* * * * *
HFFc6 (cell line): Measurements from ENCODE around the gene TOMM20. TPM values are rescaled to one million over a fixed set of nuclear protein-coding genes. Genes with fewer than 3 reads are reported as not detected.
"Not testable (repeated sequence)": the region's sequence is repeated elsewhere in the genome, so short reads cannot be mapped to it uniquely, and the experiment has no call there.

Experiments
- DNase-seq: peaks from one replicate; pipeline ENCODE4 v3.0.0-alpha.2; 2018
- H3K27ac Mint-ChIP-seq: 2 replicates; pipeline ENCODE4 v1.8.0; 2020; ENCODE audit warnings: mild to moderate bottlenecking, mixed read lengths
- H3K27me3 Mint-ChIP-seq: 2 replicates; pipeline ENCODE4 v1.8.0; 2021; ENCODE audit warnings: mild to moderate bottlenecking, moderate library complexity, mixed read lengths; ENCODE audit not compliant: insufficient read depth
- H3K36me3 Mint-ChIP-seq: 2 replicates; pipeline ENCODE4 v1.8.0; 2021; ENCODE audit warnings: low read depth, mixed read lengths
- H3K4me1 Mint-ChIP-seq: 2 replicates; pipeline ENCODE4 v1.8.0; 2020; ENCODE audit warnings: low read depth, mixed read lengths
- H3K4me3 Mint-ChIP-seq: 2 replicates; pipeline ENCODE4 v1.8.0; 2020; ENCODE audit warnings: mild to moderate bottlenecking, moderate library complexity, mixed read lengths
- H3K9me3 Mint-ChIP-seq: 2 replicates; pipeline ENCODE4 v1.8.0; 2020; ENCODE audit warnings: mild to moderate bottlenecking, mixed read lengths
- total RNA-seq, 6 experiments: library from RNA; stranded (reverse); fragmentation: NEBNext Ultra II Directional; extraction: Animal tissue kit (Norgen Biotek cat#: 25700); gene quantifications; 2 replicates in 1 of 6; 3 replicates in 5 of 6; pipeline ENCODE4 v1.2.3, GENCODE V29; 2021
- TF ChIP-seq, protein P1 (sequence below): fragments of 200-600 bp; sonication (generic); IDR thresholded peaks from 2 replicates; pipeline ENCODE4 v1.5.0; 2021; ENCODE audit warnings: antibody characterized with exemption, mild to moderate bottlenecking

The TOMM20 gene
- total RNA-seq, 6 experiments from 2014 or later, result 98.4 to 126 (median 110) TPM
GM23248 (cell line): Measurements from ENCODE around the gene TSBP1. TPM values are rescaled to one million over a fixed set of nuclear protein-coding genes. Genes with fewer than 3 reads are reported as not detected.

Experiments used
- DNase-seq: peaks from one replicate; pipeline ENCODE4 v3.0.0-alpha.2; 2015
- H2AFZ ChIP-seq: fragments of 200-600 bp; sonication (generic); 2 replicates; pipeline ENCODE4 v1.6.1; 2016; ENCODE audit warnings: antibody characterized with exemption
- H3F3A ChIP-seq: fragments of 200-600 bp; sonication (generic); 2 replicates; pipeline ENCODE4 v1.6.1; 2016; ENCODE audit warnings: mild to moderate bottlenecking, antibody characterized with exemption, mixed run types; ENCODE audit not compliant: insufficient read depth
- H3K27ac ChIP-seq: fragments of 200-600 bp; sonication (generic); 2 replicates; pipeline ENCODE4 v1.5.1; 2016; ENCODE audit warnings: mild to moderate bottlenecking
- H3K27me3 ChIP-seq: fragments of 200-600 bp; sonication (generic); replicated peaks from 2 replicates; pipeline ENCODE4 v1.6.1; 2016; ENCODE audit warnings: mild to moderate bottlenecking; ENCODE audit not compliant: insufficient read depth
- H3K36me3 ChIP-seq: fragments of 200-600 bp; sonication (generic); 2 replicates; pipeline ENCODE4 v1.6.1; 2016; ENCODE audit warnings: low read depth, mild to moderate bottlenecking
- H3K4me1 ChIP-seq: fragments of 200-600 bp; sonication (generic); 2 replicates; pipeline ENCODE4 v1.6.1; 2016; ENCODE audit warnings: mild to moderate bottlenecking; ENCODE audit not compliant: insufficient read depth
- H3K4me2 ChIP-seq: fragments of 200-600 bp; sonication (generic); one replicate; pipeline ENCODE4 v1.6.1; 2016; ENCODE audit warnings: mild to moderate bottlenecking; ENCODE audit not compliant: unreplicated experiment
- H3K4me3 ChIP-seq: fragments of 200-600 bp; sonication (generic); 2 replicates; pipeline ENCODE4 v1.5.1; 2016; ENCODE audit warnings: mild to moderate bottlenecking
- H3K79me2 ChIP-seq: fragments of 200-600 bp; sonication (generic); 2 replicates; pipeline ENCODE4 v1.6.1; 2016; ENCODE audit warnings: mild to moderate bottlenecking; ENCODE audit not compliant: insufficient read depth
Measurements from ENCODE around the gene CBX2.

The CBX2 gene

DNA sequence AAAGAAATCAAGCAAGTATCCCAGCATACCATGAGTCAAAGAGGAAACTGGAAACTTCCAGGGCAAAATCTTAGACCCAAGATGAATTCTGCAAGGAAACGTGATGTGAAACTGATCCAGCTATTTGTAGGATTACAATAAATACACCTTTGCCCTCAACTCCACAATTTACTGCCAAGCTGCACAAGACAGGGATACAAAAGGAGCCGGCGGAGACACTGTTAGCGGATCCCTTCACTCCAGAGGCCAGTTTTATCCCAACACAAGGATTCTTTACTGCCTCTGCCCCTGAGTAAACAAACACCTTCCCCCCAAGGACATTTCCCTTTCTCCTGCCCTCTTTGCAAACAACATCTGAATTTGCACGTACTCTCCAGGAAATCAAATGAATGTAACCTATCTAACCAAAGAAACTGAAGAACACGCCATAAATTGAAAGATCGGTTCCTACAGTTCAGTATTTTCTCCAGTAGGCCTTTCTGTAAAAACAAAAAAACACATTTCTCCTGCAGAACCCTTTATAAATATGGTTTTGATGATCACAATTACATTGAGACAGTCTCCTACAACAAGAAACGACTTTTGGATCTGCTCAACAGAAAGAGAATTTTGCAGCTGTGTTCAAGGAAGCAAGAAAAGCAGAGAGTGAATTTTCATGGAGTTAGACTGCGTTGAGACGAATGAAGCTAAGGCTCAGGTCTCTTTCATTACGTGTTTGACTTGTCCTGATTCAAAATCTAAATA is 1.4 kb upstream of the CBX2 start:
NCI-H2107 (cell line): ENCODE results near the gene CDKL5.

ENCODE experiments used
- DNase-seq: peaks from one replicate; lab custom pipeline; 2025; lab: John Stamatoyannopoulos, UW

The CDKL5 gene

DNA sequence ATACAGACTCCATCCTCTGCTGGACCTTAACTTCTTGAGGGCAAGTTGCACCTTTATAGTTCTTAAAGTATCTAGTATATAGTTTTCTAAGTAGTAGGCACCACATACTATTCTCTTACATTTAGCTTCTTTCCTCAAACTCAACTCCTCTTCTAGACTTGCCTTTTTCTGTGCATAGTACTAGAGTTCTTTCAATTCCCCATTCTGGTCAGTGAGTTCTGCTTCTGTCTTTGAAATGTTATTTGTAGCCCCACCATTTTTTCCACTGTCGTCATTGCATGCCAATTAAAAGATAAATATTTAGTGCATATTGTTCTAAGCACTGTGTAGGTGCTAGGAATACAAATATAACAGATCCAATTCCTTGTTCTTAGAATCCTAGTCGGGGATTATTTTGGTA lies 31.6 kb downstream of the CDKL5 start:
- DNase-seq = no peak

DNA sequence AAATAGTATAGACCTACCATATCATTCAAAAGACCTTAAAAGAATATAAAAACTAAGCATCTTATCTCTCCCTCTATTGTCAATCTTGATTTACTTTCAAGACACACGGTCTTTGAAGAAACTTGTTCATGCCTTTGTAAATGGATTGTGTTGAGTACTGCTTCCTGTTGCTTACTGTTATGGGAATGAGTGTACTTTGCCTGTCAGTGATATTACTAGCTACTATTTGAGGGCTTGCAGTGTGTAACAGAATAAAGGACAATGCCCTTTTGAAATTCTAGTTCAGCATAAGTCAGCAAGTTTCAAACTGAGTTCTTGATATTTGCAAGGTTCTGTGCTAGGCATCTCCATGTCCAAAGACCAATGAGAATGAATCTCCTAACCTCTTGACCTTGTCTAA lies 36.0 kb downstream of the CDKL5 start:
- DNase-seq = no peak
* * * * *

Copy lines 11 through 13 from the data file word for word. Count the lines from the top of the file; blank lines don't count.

- total RNA-seq, 6 experiments: library from RNA; stranded (reverse); fragmentation: NEBNext Ultra II Directional; extraction: Animal tissue kit (Norgen Biotek cat#: 25700); gene quantifications; 2 replicates in 1 of 6; 3 replicates in 5 of 6; pipeline ENCODE4 v1.2.3, GENCODE V29; 2021
- TF ChIP-seq, protein P1 (sequence below): fragments of 200-600 bp; sonication (generic); IDR thresholded peaks from 2 replicates; pipeline ENCODE4 v1.5.0; 2021; ENCODE audit warnings: antibody characterized with exemption, mild to moderate bottlenecking

The TOMM20 gene